TfG: What are some ways that fathers can bring up the sensitive and difficult topic of sexual violence with their children?
GB: Teaching boys to talk about their feelings, to express when they feel uncomfortable about a way they were touched, and making it clear that their sons can come to them with sensitive problems and issues is key. Second, creating an open dialogue with our children, boys and girls, about sexuality is key, so that our children can come to us when a relationship or encounter doesn’t feel right, or with issues of abuse. As well as issues of curiosity and pleasure.
TfG: In the recently released second edition of the State of the World’s Fathers report, you say that based on the current trajectory, it will take 75 years to achieve equal pay for equal work, and other gender equality indicators may take even longer. What are the biggest barriers to achieving gender equality and how do we make the case to men and boys that they should be prioritizing this?
GB: In the first place, the interaction between poverty and the work lives of women and men is one of the biggest barriers to achieving gender equality. Men’s historically higher pay, and poverty that in particular affects women, means that we need comprehensive efforts to achieve equal pay and to encourage women to join the paid work force, and we need cash transfers and other approaches to raise the income of the world’s poor. Second, we need parental leave and subsidized child care, made available universally. Third, we need to change the rigid gender norms by raising all of our children, sons and daughters, to see themselves as caregivers and providers, to change the notion that caregiving and all unpaid care work are only women’s work.
TfG: In the long-term, how might a generation of actively engaged fathers, through interactions with their children, contribute to future generations experiencing greater gender equality?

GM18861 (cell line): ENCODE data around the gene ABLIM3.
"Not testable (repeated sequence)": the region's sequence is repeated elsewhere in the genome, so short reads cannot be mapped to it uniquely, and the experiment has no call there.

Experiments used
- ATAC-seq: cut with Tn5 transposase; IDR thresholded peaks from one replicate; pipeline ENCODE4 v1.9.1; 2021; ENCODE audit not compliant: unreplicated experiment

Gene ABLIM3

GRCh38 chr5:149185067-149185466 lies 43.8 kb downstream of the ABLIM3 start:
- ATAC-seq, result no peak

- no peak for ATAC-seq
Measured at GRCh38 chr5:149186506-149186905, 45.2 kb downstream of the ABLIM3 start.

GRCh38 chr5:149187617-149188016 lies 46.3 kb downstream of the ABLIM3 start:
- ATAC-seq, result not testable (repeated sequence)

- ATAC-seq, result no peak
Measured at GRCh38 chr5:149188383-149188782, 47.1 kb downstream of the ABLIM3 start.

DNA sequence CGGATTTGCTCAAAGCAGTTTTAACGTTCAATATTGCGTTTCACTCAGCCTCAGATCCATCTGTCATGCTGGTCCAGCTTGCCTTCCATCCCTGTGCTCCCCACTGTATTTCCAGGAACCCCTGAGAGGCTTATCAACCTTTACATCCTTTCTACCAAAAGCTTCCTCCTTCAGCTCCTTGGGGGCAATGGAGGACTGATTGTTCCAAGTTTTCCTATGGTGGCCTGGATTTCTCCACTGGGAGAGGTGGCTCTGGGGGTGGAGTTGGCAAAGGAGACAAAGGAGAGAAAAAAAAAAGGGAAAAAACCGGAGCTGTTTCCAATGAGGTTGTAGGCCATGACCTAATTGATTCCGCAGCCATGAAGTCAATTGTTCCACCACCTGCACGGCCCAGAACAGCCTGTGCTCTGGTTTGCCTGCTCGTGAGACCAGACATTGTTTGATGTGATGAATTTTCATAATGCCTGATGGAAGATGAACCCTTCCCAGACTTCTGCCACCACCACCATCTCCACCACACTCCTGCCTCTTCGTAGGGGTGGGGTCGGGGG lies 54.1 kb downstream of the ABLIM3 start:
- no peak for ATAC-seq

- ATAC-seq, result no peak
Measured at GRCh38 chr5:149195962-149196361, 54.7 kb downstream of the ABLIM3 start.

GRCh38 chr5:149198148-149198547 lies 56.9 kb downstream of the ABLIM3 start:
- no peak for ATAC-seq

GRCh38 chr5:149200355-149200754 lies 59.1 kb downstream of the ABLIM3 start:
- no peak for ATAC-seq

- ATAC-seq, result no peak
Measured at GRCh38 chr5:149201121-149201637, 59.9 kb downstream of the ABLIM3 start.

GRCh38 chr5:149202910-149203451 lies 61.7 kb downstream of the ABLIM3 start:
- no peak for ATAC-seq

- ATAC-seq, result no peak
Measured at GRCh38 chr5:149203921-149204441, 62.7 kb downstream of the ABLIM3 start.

GB: We know from our International Men and Gender Equality Survey that caregiving begets caregiving. Men who witness their fathers doing their fair share are more likely to do the same as adults. In fact, men doing the daily care work is perhaps one of the biggest disrupters of the gender divide. It helps make men more caring individuals, and it sends a powerful message to women and girls that we value the caregiving they do, while also saying that men must do their share. It creates the space for women and girls to have fuller lives and to achieve the voice they deserve in communities and in houses of congress and parliaments. And it lets men have richer lives, more connected with those around them.
It is abundantly clear that fathers can play a vital role in changing the conversation around gender equality with their children. Equally important to the conversation, are a father’s actions: fathers who actively seek to empower their daughters, who identify proudly as feminists and teach that feminism is an essential force for change, and discourage displays of violent masculinity in their sons could positively impact the future of their children. In a larger sense, they could also contribute to a future generation of more conscientious, equitable young people, and even help break the cycle of violence.